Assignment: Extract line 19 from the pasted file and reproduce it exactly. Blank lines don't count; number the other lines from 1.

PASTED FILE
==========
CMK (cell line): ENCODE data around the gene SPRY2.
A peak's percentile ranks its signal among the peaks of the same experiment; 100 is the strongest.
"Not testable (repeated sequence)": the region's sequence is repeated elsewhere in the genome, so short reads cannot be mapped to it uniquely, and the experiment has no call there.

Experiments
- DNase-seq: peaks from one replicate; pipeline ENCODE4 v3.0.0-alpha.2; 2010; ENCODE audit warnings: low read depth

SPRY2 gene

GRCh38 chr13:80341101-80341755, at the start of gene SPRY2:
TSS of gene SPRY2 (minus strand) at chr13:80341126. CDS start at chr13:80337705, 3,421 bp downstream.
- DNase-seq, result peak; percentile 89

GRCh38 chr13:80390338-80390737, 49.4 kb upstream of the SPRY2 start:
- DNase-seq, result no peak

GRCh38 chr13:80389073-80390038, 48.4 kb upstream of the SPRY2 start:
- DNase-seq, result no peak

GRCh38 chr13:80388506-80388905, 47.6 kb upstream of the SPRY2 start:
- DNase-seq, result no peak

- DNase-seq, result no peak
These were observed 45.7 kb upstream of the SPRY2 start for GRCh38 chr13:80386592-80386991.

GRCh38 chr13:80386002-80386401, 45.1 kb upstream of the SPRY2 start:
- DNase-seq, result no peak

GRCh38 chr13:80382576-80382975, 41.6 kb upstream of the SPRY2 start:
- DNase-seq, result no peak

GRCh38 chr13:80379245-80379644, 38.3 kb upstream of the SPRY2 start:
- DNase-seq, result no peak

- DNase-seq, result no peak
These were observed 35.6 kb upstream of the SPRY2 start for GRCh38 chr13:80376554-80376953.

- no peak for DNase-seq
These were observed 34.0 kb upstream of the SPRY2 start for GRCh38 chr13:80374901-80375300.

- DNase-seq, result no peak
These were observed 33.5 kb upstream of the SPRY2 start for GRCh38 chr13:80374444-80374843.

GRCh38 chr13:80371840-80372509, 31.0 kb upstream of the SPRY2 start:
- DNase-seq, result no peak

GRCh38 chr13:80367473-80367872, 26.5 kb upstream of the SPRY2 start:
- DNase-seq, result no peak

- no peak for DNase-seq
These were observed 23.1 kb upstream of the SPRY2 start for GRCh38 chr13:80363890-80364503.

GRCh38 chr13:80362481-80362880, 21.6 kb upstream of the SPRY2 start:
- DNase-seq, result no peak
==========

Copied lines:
- DNase-seq, result no peak